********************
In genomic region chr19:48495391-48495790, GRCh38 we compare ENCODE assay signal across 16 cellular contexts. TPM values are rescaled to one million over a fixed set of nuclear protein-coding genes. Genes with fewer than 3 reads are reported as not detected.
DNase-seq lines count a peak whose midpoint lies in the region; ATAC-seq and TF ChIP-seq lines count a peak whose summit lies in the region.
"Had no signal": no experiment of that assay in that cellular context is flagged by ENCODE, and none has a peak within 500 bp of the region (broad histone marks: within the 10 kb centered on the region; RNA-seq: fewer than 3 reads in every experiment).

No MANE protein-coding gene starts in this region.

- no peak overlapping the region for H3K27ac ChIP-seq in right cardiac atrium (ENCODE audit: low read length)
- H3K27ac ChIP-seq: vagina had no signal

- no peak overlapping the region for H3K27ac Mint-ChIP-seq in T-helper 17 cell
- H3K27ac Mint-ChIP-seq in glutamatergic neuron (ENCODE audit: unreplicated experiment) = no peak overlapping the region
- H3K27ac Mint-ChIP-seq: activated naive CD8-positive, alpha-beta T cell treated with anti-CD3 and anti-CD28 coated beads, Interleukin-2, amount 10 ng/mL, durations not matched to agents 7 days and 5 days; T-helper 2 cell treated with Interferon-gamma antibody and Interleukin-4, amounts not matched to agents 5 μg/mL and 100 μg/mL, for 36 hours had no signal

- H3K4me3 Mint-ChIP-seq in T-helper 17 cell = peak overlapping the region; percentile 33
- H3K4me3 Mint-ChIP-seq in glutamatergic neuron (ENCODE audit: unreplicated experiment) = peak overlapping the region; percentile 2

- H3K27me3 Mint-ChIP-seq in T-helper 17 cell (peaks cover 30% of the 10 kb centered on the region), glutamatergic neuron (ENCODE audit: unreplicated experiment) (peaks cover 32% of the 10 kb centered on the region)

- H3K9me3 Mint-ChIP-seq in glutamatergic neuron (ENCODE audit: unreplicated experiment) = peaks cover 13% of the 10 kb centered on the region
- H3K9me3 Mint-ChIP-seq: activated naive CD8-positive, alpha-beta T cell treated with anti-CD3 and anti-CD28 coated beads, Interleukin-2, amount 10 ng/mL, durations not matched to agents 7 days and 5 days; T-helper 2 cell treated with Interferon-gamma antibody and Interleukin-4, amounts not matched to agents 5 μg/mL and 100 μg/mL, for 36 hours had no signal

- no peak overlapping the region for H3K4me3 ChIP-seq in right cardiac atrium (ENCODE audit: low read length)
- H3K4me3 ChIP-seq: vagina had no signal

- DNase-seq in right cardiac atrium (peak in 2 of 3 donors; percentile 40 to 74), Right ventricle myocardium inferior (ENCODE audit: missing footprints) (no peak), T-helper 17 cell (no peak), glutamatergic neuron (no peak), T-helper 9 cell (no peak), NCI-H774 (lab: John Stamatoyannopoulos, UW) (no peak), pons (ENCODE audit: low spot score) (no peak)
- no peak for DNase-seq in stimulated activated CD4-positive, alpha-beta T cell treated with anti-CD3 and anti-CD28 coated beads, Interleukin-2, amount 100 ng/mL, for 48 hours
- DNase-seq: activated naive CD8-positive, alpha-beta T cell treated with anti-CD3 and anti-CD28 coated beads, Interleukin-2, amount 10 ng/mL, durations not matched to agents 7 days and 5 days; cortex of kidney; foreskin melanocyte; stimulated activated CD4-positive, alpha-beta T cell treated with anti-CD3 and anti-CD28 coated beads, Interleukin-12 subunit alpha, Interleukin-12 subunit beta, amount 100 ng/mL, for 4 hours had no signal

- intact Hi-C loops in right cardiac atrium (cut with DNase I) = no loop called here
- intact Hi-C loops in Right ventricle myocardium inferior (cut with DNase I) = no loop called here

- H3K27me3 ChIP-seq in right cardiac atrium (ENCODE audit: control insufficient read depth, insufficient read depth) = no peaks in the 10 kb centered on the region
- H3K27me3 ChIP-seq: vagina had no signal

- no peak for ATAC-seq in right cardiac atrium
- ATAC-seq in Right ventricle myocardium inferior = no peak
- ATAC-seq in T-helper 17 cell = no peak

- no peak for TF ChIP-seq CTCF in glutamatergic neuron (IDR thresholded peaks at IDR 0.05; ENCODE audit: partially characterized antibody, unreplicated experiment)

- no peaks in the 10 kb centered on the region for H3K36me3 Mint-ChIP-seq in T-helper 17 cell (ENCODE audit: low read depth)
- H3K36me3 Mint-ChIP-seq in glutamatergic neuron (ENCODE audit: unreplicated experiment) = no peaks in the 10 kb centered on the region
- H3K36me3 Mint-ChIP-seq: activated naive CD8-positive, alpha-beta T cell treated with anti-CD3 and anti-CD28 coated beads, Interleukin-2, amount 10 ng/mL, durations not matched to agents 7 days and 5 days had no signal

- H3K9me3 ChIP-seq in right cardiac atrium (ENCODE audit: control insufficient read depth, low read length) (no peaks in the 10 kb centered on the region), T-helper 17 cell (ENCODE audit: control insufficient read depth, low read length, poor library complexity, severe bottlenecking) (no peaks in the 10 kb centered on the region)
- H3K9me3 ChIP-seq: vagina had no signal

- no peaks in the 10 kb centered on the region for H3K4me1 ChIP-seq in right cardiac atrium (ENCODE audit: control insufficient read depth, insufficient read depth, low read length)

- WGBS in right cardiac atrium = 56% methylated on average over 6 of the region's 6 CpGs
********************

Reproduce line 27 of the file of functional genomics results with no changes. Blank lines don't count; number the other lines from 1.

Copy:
- no peak for TF ChIP-seq CTCF in glutamatergic neuron (IDR thresholded peaks at IDR 0.05; ENCODE audit: partially characterized antibody, unreplicated experiment)